When professionals decide to set up a small business – should they trade as a sole trader (self-employed) or set up a limited company?
The main difference between the two are:
As a sole trader, you are an individual generating an income, and therefore are taxed under income tax. Your profits are your income.
With a limited company, the profits taxed under corporation tax. You receive income as a Director and/or Shareholder of your company.
The first questions that we would ask someone looking for advice is:
- What is it that you do?
- Who are you doing business with?
- Is there a specific reason why you feel you should be a limited company or a sole trader?
Sometimes a business has to be a limited company and set up that way from the beginning. Often this is because the customers they’re dealing with have a requirement that partners or suppliers have that status.
Of course, it may make sense to set up as a sole trader and then convert to a limited company later when you are generating higher profits. If you find your profits are in excess of £45k this is the time to consider trading through limited company as the tax savings will outweigh the additional costs involved. Ask us about our specific incorporation service to hold our clients hands through this process..
Of course, it’s possible that your decision could just be for purely personal reasons but here are some other things that may influence your decision:
As a sole trader, you will pay Income Tax and National Insurance on all your business profits (even if you don’t spend it all personally). A sole trader will pay income tax at either 20% and 40% depending on where their earning fall within the tax thresholds. On top of this they will pay 9% NIC on their profits above the lower profits limit.
However, a company only pays 19% Corporation Tax and the owner will only pay income tax on any money they withdraw from the business as salary, bonus and dividends.
As a sole trader, whatever profits you make, you can just withdraw all of that and use it as you see fit and HMRC don’t really care where you pay your tax from as long as you pay it on time!
For a limited company, you can only pay yourself a salary as a director which is deductible against profits and dividends out of profits after you have kept money to one side for your tax. If you take money out that is not available to be taken, then it can cost you a lot more in taxations. Running a limited company requires a strict discipline about how and when you take money out, and requires you to know how much is available at any point in time.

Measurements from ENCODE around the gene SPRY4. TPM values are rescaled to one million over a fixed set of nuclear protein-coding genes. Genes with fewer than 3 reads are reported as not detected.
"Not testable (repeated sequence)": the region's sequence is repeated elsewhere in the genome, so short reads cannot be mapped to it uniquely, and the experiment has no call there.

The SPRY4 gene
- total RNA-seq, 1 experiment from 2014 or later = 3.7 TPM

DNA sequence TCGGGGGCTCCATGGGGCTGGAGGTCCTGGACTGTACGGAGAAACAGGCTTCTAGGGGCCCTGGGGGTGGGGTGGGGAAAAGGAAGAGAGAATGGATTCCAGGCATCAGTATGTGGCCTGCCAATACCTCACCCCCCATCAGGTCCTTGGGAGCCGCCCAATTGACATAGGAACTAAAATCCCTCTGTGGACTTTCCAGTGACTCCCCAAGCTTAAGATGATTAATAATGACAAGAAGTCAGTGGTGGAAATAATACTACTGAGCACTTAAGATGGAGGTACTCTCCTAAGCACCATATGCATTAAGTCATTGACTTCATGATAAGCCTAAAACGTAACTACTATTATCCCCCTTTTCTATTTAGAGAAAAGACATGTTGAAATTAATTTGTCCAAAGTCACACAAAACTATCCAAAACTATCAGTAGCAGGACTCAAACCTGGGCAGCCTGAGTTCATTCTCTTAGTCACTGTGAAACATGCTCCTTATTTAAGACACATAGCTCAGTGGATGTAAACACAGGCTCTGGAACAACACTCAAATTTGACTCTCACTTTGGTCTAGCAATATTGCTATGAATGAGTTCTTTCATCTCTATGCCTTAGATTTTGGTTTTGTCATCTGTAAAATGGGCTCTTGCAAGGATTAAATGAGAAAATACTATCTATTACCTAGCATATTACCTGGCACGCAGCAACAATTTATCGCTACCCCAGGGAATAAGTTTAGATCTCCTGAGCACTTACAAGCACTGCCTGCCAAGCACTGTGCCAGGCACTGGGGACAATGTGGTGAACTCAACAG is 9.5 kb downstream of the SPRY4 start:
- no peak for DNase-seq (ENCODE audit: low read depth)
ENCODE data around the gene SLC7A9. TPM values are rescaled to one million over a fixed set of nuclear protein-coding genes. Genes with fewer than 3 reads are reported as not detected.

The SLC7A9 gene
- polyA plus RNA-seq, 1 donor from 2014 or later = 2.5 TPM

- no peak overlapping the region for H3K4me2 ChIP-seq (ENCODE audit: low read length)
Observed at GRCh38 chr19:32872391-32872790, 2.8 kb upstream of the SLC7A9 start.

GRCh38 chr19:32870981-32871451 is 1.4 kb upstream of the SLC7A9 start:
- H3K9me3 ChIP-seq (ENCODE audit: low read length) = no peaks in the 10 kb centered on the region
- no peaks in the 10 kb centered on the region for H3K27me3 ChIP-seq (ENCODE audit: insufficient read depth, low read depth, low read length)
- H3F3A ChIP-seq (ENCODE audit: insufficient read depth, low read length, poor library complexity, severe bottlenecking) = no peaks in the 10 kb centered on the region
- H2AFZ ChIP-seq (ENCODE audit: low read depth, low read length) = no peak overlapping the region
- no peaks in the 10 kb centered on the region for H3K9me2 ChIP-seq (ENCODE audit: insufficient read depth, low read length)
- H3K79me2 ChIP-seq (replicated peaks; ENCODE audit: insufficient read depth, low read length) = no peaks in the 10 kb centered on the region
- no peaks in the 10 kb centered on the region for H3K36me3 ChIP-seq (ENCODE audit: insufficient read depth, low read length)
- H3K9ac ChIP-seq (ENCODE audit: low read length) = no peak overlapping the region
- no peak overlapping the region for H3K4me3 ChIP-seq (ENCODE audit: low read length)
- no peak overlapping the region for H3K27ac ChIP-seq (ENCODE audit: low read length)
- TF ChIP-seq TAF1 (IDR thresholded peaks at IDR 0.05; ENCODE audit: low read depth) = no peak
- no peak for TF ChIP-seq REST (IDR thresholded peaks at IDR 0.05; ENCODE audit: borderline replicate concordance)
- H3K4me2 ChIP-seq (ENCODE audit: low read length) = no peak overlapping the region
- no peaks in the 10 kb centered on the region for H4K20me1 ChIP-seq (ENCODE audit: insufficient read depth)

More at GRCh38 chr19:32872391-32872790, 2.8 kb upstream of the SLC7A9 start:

As a sole trader, you are liable for any debts that the company might run up. If you run into trouble, somebody could potentially come after you, the individual, and force you to do something to pay the debts back. A limited company is a separate legal entity which affords some protection – assuming the director hasn’t acted negligently.
Let’s just bust a common myth – you do not have to be a limited company to register for VAT!
However, if your turnover is above £85,000, you will need to register for VAT regardless of whether you trade as sole trader or company.
In general, most business expenses are deductible in both the sole trader type business, and a limited company. The two main exceptions to this are working from home allowances and treatment of cars and their related expenses.
The general principle here that is applied, is that whatever business expense it is, it must be wholly and exclusively and necessary for the purpose of the business.
Thinking About the Future and Exiting
When you decide to retire or want to move on and stop trading as a business, you can sell your assets, whether they’re office furnishings or a list of future income generating clients. The sole trader reports their final profits, stops trading and settles their final tax bill
Your limited company business needs a little bit of care and attention when looking to sell or retire, and this is definitely one of those times that it can be invaluable to speak to an accountant to help with tax planning before you actually stop trading.
In a nut shell…
There are many things to consider before you decide whether you should start out as a sole trader, or a limited company and it helps to think about where you want to end up in the long run, but talking to an accountant in the beginning would be a great place to start. If you just want some ad-hoc why not book one of our Fixed Fee Focus sessions here